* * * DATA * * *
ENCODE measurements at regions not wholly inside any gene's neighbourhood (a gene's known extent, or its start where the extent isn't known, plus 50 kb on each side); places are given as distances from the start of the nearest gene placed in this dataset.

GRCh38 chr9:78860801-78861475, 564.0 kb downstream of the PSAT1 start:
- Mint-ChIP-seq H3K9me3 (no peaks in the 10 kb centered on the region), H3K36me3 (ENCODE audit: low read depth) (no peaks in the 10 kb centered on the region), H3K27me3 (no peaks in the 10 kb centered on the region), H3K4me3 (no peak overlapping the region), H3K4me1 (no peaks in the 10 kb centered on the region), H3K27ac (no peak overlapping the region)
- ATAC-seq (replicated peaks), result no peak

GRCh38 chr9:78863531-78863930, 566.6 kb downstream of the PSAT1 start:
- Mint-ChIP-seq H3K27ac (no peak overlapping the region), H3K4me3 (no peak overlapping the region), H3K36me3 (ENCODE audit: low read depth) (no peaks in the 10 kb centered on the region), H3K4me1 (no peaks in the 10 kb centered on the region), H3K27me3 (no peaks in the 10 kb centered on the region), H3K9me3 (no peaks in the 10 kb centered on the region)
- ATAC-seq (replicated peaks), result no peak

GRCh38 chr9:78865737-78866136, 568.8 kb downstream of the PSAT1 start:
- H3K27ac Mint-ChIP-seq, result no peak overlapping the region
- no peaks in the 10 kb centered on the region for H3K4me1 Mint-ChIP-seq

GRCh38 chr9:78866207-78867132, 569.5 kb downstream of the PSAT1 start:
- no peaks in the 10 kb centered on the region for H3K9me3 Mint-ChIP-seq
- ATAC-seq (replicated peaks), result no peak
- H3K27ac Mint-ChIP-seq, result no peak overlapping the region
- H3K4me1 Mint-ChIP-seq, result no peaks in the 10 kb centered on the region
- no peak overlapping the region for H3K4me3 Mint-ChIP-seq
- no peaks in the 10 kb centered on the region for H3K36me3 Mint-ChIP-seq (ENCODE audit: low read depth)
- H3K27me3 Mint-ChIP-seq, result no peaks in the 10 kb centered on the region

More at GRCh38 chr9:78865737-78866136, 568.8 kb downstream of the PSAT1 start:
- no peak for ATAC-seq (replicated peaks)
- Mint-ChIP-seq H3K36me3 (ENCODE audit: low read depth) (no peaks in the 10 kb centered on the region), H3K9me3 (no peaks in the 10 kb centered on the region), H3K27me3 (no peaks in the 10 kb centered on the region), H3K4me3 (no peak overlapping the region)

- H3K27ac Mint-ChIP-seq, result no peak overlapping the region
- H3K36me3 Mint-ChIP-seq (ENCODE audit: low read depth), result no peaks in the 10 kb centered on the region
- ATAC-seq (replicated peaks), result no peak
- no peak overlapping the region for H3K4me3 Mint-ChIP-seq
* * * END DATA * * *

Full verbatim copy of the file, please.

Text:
ENCODE measurements at regions not wholly inside any gene's neighbourhood (a gene's known extent, or its start where the extent isn't known, plus 50 kb on each side); places are given as distances from the start of the nearest gene placed in this dataset.

GRCh38 chr9:78860801-78861475, 564.0 kb downstream of the PSAT1 start:
- Mint-ChIP-seq H3K9me3 (no peaks in the 10 kb centered on the region), H3K36me3 (ENCODE audit: low read depth) (no peaks in the 10 kb centered on the region), H3K27me3 (no peaks in the 10 kb centered on the region), H3K4me3 (no peak overlapping the region), H3K4me1 (no peaks in the 10 kb centered on the region), H3K27ac (no peak overlapping the region)
- ATAC-seq (replicated peaks), result no peak

GRCh38 chr9:78863531-78863930, 566.6 kb downstream of the PSAT1 start:
- Mint-ChIP-seq H3K27ac (no peak overlapping the region), H3K4me3 (no peak overlapping the region), H3K36me3 (ENCODE audit: low read depth) (no peaks in the 10 kb centered on the region), H3K4me1 (no peaks in the 10 kb centered on the region), H3K27me3 (no peaks in the 10 kb centered on the region), H3K9me3 (no peaks in the 10 kb centered on the region)
- ATAC-seq (replicated peaks), result no peak

GRCh38 chr9:78865737-78866136, 568.8 kb downstream of the PSAT1 start:
- H3K27ac Mint-ChIP-seq, result no peak overlapping the region
- no peaks in the 10 kb centered on the region for H3K4me1 Mint-ChIP-seq

GRCh38 chr9:78866207-78867132, 569.5 kb downstream of the PSAT1 start:
- no peaks in the 10 kb centered on the region for H3K9me3 Mint-ChIP-seq
- ATAC-seq (replicated peaks), result no peak
- H3K27ac Mint-ChIP-seq, result no peak overlapping the region
- H3K4me1 Mint-ChIP-seq, result no peaks in the 10 kb centered on the region
- no peak overlapping the region for H3K4me3 Mint-ChIP-seq
- no peaks in the 10 kb centered on the region for H3K36me3 Mint-ChIP-seq (ENCODE audit: low read depth)
- H3K27me3 Mint-ChIP-seq, result no peaks in the 10 kb centered on the region

More at GRCh38 chr9:78865737-78866136, 568.8 kb downstream of the PSAT1 start:
- no peak for ATAC-seq (replicated peaks)
- Mint-ChIP-seq H3K36me3 (ENCODE audit: low read depth) (no peaks in the 10 kb centered on the region), H3K9me3 (no peaks in the 10 kb centered on the region), H3K27me3 (no peaks in the 10 kb centered on the region), H3K4me3 (no peak overlapping the region)

- H3K27ac Mint-ChIP-seq, result no peak overlapping the region
- H3K36me3 Mint-ChIP-seq (ENCODE audit: low read depth), result no peaks in the 10 kb centered on the region
- ATAC-seq (replicated peaks), result no peak
- no peak overlapping the region for H3K4me3 Mint-ChIP-seq